In the old days, I would have assumed that we needed wisdom and revelation so we could behave appropriately, know what we are supposed to do as Christians, and win souls! But that’s not what the passage says. It says we need wisdom and revelation so we can know our Lord. The Amplified Bible says this revelation “gives you a deep and personal and intimate insight” into who Christ is.

I love that.

As always, Scripture tells us to get our eyes off our petty efforts to be good enough and onto the One who already is. It reminds us that Christianity isn’t about us and our efforts, but about Him and His. It invites us into the most beautiful love story of all time. Is there any greater reason for wisdom and revelation than to know our Lord more intimately?

My Prayer: Father, I pray for myself and my loved ones, asking, as Paul did, that You give us the Spirit of wisdom and revelation so we can know You more. I want deep and personal and intimate insight into who You are and who Jesus is. I want to live more fully in the grandest love story of all time.


Author Bio: Author, speaker, and mom of four, Paula Moldenhauer encourages others to live free to flourish. She shares this message when speaking at women’s events, and it permeates her written work. Paula has published over 300 times in non-fiction markets and has a devotional book series, Soul Scents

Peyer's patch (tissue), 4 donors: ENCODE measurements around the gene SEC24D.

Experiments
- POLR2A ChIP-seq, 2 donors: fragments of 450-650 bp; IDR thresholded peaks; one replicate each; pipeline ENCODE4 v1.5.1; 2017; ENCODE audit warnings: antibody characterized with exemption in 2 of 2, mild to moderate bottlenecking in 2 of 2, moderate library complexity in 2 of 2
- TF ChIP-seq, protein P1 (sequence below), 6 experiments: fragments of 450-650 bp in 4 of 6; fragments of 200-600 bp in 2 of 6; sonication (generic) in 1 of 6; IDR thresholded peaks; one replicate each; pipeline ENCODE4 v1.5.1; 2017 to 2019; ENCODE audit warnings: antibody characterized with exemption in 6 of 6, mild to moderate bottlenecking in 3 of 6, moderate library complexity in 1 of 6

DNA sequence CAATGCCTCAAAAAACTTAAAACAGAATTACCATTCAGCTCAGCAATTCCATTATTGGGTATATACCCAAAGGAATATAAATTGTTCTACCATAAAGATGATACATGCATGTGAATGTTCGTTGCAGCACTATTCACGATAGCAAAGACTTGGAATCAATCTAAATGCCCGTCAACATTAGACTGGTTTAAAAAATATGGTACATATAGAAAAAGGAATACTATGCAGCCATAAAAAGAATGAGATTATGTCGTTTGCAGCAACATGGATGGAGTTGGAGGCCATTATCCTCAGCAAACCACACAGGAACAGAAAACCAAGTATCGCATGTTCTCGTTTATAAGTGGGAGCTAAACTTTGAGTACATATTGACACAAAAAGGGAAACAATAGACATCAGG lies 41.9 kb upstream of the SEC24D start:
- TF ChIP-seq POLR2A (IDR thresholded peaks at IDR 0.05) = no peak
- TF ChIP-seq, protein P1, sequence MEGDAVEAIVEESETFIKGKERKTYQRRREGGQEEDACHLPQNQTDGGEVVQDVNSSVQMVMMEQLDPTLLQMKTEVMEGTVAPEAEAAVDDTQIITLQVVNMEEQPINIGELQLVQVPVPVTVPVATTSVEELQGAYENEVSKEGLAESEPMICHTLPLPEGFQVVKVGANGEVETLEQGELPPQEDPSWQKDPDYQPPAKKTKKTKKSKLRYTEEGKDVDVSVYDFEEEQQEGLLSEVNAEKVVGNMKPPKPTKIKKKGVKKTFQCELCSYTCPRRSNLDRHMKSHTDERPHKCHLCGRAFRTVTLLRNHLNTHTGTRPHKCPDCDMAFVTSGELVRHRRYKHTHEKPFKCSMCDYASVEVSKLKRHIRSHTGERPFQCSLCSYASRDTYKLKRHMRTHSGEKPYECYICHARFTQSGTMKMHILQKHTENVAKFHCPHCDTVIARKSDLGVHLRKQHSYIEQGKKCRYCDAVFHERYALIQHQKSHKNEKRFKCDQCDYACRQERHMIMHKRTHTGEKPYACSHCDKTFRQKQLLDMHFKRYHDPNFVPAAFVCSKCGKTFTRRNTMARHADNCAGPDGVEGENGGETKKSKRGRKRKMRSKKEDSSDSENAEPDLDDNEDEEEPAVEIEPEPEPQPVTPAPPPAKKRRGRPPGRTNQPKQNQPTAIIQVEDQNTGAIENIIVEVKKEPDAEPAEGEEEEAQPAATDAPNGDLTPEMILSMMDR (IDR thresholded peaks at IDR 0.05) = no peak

Her first published novella, You’re a Charmer Mr. Grinch, was a finalist in the ACFW Carol Awards, and she now has six published works of fiction. Her most recent release is included in A Bouquet of Brides

Paula and her husband, Jerry, are adjusting to a sometimes-empty nest in Colorado. They treasure time with their growing family of adult children, spouses, and spouses-to-be. 

Paula loves peppermint ice cream, going barefoot, and adventuring with friends. 

Today’s devotion was adapted from her devotional book, Soul Scents: Bloom


Monday, May 14, 2018

Devotionals for the Heart: Mothers and the meaning of "nurture"

Nurture and Share with Those Around You
A devotional by Tammy Karasek

Not every woman, young or old, is a mother. Yet, God has designed women in general to be nurturers. But before we go any further, let’s see how the Merriam-Webster Dictionary defines the word nurture:

nurture (noun): the care and attention given to someone or something that is growing or developing

nurture (verb): to help something or someone to grow, develop, or succeed

As we see by the definition, to nurture is to give care and attention to another person. Society always says that moms are our nurturers. But I believe that we, as women, are nurturers regardless if we have children or not.

Whether or not you’ve had a great relationship with your own mother, more than likely, somewhere along the way, someone has mothered or nurtured you in your life. Maybe it was your mom, grandmother, aunt or an older sister. It could have been a neighbor, Sunday school teacher, coach or an older friend.

Whoever it was, think back to some of the things that person taught you that you’ve carried through your life thus far. It could be a great recipe, kitchen technique or tip. Has someone shown you the ropes on gardening and how to have a green thumb? (And if you have this, I admire you as my thumb can only get as green as the color of celery!) Maybe it’s your love of decorating, singing, playing an instrument—has an older woman taught you the how-to on those?